Workers Win Right To Refuse Work When Threatened With Workplace Violence
April 20, 2009
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CAW Workers Win Right To Refuse Work When Threatened With Workplace Violence
dated April 20, 2009
| Toronto, Ontario|
April 20, 2009
At the Occupational Health Press Conference.
| Peter Fonseca|
Ontario Minister of Labour
"Today in the Legislature, in a short time I will be introducing amendments to the Occupational Health and Safety Act to address workplace violence and harassment. The Bill I'll be introducing today would, if passed, improve the occupational health and safety of workers by improving protections against workplace violence. These amendments also recognize that workplace harassment can escalate to workplace violence and needs to be dealt with at an early stage. The proposed legislation would also address domestic violence that intrudes its way into the workplace and it would allow workers to remove themselves from harmful situations if they have reason to believe that they are at risk or in immanent danger due to workplace violence."
| Peggy Nash|
Assistant to CAW National President
"We're looking forward to seeing the details of the legislation but what this kind of protection does is it extends the regulatory power around Health and Safety to issues around stalking, workplace violence, psychological violence, that kind of thing so that we can deal with some of the very, very difficult issues between co-workers, or between workers and patients or clients, any situation where a worker feels that their health or safety is threatened because of violence. This will give them the power to refuse work."
| Ken Lewenza|
CAW National President
"This legislation is a victory for several coalition partners, the entire labour movement, those quite frankly that see violence in the workplace as a human right issue verses a labour right issue. It really is about protecting those at work that are faced with violence. This is a great day and it really was as a result of the combined effort of a heck of a lot of people including the Dupont and Vincent family. They suffered the most. They lost family members and they have been out there advocating and they have sacrificed so much."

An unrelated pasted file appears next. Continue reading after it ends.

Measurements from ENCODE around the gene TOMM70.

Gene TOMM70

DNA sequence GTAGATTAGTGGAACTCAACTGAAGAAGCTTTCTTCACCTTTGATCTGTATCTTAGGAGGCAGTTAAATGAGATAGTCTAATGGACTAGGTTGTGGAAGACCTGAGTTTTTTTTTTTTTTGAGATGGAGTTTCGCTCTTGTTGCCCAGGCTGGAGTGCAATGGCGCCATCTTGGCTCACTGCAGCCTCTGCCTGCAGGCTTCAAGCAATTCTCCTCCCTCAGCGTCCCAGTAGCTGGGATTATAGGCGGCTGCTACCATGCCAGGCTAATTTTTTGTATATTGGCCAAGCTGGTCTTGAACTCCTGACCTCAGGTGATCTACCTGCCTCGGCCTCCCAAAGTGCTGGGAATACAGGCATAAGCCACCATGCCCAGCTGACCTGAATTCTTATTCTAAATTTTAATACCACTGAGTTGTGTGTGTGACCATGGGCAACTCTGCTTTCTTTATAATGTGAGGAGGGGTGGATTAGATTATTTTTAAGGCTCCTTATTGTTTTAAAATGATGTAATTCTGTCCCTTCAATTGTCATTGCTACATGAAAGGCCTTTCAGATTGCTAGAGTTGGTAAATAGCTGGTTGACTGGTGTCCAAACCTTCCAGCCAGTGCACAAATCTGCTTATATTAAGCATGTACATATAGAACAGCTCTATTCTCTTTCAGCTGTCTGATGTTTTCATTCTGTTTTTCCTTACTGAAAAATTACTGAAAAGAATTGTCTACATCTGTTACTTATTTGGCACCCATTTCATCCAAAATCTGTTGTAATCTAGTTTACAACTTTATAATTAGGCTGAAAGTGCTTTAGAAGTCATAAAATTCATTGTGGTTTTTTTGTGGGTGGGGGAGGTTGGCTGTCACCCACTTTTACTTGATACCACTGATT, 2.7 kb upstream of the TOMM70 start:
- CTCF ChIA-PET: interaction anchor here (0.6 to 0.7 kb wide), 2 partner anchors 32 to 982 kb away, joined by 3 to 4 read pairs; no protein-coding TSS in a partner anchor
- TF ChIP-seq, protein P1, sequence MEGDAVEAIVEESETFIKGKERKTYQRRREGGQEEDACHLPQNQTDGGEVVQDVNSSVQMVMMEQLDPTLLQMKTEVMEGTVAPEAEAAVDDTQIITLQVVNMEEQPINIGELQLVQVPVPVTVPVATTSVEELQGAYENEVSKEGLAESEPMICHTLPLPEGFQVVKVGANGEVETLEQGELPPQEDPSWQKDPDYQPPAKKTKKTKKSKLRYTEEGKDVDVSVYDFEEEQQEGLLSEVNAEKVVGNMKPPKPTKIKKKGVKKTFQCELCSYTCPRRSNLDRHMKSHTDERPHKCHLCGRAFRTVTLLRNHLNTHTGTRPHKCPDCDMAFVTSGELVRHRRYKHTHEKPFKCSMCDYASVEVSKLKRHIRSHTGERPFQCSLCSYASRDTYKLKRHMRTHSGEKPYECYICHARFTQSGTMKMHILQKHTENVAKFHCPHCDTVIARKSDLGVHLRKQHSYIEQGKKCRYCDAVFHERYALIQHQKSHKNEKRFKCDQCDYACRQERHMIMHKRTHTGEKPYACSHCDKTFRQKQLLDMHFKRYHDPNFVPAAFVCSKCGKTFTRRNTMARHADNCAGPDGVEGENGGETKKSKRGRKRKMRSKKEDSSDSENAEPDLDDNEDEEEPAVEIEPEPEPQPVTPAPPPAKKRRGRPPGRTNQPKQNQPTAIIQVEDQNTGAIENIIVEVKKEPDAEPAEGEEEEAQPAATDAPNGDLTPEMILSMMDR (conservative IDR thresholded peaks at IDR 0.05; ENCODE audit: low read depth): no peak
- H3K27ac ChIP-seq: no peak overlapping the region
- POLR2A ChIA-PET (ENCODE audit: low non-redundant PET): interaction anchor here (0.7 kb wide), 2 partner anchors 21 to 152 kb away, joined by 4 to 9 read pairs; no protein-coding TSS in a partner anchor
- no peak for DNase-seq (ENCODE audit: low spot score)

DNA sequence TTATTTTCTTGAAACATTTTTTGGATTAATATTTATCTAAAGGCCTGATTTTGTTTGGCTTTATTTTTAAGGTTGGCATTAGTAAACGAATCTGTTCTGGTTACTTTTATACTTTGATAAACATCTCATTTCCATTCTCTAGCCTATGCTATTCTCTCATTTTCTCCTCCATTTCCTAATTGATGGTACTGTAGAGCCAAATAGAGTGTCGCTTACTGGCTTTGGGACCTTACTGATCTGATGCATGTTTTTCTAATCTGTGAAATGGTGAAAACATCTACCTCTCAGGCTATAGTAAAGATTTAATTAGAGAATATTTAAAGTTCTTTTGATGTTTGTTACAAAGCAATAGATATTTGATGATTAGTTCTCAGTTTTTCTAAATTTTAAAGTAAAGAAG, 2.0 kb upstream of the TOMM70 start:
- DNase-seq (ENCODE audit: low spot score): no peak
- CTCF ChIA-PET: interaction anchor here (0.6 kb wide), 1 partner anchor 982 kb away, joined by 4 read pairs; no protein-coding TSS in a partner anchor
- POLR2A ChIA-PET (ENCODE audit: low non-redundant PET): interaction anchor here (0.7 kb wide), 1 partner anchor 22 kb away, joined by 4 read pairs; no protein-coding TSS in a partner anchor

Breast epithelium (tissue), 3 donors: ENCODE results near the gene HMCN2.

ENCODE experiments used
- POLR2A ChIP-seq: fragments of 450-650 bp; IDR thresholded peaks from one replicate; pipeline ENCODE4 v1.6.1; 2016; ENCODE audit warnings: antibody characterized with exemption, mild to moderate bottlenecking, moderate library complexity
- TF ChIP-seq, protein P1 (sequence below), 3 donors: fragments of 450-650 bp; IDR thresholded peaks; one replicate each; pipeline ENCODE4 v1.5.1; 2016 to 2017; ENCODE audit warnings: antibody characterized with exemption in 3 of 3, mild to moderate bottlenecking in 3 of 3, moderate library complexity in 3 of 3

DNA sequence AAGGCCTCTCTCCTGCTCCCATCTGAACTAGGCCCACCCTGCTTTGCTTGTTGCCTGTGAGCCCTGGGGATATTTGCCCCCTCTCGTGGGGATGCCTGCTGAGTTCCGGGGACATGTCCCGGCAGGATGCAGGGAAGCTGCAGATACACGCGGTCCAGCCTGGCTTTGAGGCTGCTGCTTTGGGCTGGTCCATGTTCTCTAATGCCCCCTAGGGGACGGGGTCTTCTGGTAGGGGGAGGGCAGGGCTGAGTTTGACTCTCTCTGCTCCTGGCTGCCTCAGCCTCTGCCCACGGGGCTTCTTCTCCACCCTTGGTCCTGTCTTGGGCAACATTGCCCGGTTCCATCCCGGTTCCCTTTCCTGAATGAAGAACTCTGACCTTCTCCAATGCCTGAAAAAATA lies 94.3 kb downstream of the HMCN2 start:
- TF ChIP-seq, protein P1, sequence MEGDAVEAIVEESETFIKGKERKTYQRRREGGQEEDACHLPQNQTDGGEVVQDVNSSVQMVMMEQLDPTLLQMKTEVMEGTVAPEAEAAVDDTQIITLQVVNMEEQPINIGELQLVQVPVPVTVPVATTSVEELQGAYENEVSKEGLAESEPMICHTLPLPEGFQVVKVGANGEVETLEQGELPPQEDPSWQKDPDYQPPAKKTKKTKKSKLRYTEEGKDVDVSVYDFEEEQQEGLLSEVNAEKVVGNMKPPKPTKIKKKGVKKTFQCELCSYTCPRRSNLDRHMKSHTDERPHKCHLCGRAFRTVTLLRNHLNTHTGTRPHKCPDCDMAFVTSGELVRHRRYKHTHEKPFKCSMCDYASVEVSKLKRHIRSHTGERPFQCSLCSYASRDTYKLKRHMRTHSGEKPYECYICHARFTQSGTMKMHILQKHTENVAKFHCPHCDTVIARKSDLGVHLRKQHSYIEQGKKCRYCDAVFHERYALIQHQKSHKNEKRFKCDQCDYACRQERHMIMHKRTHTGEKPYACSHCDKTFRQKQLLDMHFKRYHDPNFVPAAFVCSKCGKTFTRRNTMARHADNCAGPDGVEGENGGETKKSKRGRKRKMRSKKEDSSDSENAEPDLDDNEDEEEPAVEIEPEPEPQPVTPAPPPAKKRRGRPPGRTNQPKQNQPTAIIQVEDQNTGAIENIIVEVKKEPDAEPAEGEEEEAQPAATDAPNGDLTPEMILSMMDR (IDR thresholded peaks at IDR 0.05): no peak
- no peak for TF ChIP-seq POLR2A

| Julie White|
CAW Dir. Women's Programs
"It's not the end of the road. There will be lots of training, risk assessment that will need to be done in workplaces."
| Sari Sairanen|
CAW Dir. Health & Safety
"After 13 long years; after the Laurie Dupont and Theresa Vince incidences that finally the government is recognizing that their citizens are being affected adversely in a workplace by something that's called violence. For workplaces that are non-unionized this is a step in the right direction. And it gives us momentum to be more vigorous as well in our collective bargaining on eliminating additional hazards."
CAW Fighting Back Makes A Difference.